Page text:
The United States Conference of Catholic Bishops have proclaimed a second Fortnight for Freedom from June 21-July 4th, and, as last year, The American Catholic will participate with special blog posts each day.  Why the Fortnight for Freedom?  To be very blunt because we have an administration in Washington that has only contempt for American liberties.  Each day increases our knowledge of the extent of this contempt.  If these miscreants prevail the only liberty that Americans have will be to shut up and do what Unholy Mother State says.  These men and women are at war with how the Church traditionally has viewed the State and would instead implement by their policies, perhaps, many of them, unconsciously, a State that would embody this slogan of Mussolini:  All within the state, nothing outside the state, nothing against the state.  This is fundamentally anti-Catholic and anti-American and that is why a Fortnight for Freedom to recommit ourselves to that freedom which is our heritage both as Catholics and as Americans is essential.

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Real Freedom Isn’t Something Caesar Can Give or Take Away

 

 

 

Beginning for two weeks, up to Independence Day, the Bishops had a Fortnight For Freedom:

On April 12, the Ad Hoc Committee on Religious Liberty of the U.S.  Conference of Catholic Bishops (USCCB) issued a document, “Our First,  Most Cherished Liberty,” outlining the bishops’ concerns over threats to religious freedom, both at home and abroad. The bishops called for a “Fortnight for Freedom,” a 14-day period of prayer, education and action in support of religious freedom, from June 21-July 4.

 

Bishops in their own dioceses are encouraged to arrange special events to  highlight the importance of defending religious freedom. Catholic  institutions are encouraged to do the same, especially in cooperation  with other Christians, Jews, people of other faiths and all who wish to  defend our most cherished freedom.

 

The fourteen days from June  21—the vigil of the Feasts of St. John Fisher and St. Thomas More—to  July 4, Independence Day, are dedicated to this “fortnight for  freedom”—a great hymn of prayer for our country. Our liturgical calendar celebrates a series of great martyrs who remained faithful in the face  of persecution by political power—St. John Fisher and St. Thomas More,  St. John the Baptist, SS. Peter and Paul, and the First Martyrs of the  Church of Rome.  Culminating on Independence Day, this special period of prayer, study, catechesis, and public action would emphasize both our  Christian and American heritage of liberty. Dioceses and parishes around the country could choose a date in that period for special events that  would constitute a great national campaign of teaching and witness for  religious liberty.

At the closing mass for the Fortnight of Freedom on July 4, 2012 at the Basilica of the National Shrine of the Immaculate Conception, Archbishop Charles Chaput delivered this homily on freedom:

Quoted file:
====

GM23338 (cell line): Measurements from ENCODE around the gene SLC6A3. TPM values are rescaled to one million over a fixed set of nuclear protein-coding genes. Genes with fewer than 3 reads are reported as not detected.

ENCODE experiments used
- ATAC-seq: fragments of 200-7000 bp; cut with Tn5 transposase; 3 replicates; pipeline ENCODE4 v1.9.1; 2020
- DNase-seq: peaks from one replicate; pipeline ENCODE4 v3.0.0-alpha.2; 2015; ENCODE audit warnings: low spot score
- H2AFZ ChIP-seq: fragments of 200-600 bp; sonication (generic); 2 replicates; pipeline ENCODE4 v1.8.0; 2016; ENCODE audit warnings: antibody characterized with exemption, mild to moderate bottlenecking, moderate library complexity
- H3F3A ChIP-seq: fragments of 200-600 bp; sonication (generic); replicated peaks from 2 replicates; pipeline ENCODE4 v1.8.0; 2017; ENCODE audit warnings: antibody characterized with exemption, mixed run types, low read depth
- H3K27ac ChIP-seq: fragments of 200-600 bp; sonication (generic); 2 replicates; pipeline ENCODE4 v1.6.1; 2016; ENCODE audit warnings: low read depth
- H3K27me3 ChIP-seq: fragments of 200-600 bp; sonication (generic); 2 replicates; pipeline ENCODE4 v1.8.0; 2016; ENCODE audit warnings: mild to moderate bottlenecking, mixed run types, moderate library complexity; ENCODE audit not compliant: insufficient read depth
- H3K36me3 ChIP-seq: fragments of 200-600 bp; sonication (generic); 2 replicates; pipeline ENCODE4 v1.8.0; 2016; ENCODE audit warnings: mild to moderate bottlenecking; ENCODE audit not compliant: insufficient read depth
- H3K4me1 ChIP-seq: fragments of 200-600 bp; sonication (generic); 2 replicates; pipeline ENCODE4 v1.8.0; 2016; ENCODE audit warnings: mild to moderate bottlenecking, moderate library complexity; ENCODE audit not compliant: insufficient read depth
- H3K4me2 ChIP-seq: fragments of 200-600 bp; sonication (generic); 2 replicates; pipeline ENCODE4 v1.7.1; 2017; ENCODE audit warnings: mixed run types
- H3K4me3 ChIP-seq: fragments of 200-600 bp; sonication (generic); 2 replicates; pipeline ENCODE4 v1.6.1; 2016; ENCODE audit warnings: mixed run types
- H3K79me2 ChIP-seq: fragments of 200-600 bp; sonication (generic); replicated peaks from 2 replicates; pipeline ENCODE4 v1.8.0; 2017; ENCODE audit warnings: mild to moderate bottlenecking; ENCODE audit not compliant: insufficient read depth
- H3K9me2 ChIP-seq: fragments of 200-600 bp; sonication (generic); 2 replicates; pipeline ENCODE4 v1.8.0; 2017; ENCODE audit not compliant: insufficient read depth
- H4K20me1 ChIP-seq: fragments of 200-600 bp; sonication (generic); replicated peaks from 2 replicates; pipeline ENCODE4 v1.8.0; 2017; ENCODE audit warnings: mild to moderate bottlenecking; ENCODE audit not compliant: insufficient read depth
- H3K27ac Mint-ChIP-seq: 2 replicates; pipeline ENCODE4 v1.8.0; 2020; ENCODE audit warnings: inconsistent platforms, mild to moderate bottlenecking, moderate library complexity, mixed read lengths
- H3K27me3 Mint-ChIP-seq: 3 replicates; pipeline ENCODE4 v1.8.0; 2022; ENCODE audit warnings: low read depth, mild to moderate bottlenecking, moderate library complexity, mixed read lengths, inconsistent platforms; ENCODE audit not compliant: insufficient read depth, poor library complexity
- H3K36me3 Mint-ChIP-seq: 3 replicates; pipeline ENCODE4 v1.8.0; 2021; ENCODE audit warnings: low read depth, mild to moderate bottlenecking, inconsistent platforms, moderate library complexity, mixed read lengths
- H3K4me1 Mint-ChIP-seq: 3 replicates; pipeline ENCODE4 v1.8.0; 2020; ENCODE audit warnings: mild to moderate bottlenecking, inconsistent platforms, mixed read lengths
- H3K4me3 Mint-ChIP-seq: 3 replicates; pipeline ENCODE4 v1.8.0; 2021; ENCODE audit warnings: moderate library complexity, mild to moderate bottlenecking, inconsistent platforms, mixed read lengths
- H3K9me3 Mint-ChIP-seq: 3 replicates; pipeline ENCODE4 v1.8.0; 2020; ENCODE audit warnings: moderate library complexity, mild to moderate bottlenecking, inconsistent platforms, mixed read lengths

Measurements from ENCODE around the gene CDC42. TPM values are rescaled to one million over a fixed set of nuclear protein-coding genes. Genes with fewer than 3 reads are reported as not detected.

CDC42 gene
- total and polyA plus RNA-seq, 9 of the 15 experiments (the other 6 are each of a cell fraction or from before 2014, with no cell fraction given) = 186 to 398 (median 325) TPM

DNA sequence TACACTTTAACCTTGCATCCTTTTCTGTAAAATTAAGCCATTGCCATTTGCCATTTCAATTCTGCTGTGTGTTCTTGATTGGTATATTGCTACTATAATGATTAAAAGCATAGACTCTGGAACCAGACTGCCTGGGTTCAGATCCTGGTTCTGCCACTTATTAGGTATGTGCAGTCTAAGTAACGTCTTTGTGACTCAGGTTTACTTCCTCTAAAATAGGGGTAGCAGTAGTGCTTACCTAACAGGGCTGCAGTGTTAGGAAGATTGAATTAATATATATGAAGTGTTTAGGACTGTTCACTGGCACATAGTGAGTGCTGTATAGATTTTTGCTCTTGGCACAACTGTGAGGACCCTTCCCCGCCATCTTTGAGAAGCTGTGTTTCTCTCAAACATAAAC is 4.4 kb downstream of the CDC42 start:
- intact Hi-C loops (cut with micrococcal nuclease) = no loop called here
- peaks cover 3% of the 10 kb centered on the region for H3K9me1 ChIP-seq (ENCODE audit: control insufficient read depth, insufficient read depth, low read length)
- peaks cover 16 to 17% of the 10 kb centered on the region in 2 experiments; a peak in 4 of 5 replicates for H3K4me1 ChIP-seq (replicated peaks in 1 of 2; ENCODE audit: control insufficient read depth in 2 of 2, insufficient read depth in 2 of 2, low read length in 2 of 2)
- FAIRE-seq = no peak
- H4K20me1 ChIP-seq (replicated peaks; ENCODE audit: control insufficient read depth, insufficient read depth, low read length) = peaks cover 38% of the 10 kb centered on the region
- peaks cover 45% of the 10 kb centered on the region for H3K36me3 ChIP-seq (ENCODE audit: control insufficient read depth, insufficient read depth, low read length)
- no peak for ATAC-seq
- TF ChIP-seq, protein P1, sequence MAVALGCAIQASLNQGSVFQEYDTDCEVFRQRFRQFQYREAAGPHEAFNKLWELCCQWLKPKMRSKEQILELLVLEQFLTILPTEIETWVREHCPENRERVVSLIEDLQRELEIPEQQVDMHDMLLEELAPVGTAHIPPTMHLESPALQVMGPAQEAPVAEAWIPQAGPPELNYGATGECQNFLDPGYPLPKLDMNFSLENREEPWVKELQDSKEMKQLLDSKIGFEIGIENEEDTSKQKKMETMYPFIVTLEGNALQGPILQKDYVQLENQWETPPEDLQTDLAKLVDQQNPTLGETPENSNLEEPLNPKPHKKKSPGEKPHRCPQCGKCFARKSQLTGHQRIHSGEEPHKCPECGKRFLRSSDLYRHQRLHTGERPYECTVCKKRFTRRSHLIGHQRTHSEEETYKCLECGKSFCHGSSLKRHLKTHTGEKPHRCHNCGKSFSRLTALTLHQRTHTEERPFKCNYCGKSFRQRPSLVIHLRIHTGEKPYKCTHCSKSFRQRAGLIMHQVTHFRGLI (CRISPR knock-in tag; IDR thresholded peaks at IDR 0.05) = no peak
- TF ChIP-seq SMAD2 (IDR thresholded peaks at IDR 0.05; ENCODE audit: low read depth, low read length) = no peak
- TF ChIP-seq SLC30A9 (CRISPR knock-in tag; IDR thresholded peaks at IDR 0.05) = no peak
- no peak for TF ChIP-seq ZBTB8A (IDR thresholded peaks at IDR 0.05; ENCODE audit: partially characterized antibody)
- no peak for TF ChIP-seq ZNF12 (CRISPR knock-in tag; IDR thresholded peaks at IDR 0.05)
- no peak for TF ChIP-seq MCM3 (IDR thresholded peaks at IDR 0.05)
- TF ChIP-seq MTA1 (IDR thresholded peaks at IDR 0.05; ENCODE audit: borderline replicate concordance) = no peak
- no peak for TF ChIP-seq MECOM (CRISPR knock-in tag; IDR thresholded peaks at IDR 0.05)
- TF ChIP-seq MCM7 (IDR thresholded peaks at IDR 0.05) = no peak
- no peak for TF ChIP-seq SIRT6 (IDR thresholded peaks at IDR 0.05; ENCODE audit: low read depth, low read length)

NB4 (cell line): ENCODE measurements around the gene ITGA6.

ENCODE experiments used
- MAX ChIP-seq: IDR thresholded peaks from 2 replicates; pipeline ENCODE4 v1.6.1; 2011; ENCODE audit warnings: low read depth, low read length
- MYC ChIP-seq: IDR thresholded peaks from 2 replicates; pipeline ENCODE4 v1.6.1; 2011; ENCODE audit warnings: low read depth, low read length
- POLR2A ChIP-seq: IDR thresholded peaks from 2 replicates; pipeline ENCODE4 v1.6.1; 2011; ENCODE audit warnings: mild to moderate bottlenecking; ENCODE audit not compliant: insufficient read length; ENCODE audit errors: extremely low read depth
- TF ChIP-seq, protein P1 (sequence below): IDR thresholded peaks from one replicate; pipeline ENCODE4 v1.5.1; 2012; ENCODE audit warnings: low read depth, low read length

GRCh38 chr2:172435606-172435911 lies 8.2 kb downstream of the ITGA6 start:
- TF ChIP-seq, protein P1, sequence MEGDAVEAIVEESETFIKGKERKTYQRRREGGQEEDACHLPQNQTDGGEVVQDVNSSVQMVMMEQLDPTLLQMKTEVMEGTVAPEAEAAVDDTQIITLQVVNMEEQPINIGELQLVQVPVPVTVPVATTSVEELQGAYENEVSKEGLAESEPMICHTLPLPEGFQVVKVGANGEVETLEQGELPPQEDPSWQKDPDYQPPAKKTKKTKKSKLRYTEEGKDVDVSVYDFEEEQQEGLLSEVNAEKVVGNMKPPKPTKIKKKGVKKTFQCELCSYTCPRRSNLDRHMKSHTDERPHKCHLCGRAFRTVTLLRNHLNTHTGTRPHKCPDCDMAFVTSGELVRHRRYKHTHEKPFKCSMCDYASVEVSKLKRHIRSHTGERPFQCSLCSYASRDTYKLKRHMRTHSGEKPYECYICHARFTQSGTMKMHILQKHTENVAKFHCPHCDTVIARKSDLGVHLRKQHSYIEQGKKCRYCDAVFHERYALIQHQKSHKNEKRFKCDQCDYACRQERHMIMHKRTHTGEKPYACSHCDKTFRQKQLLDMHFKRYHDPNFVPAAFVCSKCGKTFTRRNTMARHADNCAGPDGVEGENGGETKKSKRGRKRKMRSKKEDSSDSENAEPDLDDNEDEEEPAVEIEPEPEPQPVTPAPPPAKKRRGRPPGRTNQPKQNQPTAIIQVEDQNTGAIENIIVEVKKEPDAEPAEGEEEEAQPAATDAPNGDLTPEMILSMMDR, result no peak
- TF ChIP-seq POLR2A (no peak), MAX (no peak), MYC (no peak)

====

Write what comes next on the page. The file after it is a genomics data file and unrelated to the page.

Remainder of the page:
Philadelphia is the place where both the Declaration of Independence and the  United States Constitution were written. For more than two centuries, these  documents have inspired people around the globe. So as we begin our reflection  on today’s readings, I have the privilege of greeting everyone here today — and  every person watching or listening from a distance — in the name of the Church  of my home, the Church of Philadelphia, the cradle of our country’s liberty and  the city of our nation’s founding. May God bless and guide all of us as we  settle our hearts on the word of God.

Paul Claudel, the French poet and diplomat of the last century, once  described the Christian as “a man who knows what he is doing and where he is  going in a world [that] no longer [knows] the difference between good and evil,  yes and no. He is like a god standing out in a crowd of invalids. … He alone has  liberty in a world of slaves.”

Like most of the great writers of his time, Claudel was a mix of gold and  clay, flaws and genius. He had a deep and brilliant Catholic faith, and when he  wrote that a man “who no longer believes in God, no longer believes in  anything,” he was simply reporting what he saw all around him. He spoke from a  lifetime that witnessed two world wars and the rise of atheist ideologies that  murdered tens of millions of innocent people using the vocabulary of science. He  knew exactly where forgetting God can lead.

We Americans live in a different country, on a different continent, in a  different century. And yet, in speaking of liberty, Claudel leads us to the  reason we come together in worship this afternoon. Continue Reading

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Fortnight For Freedom Fourth of July: Catholicism and the Declaration of Independence

 

 

 

Beginning for two weeks, up to Independence Day, the Bishops are having a Fortnight For Freedom:

On April 12, the Ad Hoc Committee on Religious Liberty of the U.S.  Conference of Catholic Bishops (USCCB) issued a document, “Our First,  Most Cherished Liberty,” outlining the bishops’ concerns over threats to religious freedom, both at home and abroad. The bishops called for a “Fortnight for Freedom,” a 14-day period of prayer, education and action in support of religious freedom, from June 21-July 4.